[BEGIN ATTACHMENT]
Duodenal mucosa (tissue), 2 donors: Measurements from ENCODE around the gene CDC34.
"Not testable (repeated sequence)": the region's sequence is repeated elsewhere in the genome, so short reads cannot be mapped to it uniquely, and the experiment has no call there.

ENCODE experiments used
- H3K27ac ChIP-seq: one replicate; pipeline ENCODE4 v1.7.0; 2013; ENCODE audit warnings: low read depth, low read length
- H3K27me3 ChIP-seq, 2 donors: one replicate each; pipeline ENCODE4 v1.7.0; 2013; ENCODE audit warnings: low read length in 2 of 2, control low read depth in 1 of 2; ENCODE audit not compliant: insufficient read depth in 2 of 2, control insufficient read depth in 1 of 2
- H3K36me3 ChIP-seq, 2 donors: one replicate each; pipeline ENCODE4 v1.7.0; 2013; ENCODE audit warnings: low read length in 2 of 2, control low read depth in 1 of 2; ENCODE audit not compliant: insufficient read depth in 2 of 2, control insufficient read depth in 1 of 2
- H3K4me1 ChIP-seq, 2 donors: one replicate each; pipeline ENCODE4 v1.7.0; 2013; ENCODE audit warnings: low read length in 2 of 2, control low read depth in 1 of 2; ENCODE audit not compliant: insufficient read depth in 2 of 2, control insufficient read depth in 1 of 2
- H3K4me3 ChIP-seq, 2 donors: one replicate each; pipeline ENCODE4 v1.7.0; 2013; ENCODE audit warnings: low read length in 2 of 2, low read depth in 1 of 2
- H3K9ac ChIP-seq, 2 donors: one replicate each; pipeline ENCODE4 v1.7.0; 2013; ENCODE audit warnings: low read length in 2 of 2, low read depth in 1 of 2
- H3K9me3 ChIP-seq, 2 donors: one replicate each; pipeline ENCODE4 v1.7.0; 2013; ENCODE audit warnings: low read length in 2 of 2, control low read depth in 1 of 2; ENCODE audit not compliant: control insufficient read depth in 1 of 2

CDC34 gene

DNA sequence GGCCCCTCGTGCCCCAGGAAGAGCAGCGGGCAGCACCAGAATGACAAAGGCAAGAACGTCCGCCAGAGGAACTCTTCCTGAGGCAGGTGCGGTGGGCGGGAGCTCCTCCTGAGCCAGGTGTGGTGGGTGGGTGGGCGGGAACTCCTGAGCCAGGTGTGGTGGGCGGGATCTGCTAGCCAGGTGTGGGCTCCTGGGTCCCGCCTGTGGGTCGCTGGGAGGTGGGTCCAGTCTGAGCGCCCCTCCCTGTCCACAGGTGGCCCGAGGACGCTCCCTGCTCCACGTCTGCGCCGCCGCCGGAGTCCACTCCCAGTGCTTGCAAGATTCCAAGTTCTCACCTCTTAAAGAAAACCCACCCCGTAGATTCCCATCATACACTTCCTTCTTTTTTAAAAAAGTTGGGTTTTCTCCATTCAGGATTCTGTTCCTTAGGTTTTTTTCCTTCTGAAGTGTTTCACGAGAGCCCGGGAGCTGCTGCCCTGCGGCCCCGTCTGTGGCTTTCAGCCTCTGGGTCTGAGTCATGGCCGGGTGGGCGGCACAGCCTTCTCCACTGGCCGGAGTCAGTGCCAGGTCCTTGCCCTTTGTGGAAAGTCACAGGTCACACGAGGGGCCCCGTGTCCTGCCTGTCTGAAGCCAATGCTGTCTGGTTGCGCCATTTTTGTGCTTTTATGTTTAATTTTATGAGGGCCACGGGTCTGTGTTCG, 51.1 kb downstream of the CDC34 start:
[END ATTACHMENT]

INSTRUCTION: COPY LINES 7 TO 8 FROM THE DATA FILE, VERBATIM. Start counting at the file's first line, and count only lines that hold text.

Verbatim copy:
- H3K4me1 ChIP-seq, 2 donors: one replicate each; pipeline ENCODE4 v1.7.0; 2013; ENCODE audit warnings: low read length in 2 of 2, control low read depth in 1 of 2; ENCODE audit not compliant: insufficient read depth in 2 of 2, control insufficient read depth in 1 of 2
- H3K4me3 ChIP-seq, 2 donors: one replicate each; pipeline ENCODE4 v1.7.0; 2013; ENCODE audit warnings: low read length in 2 of 2, low read depth in 1 of 2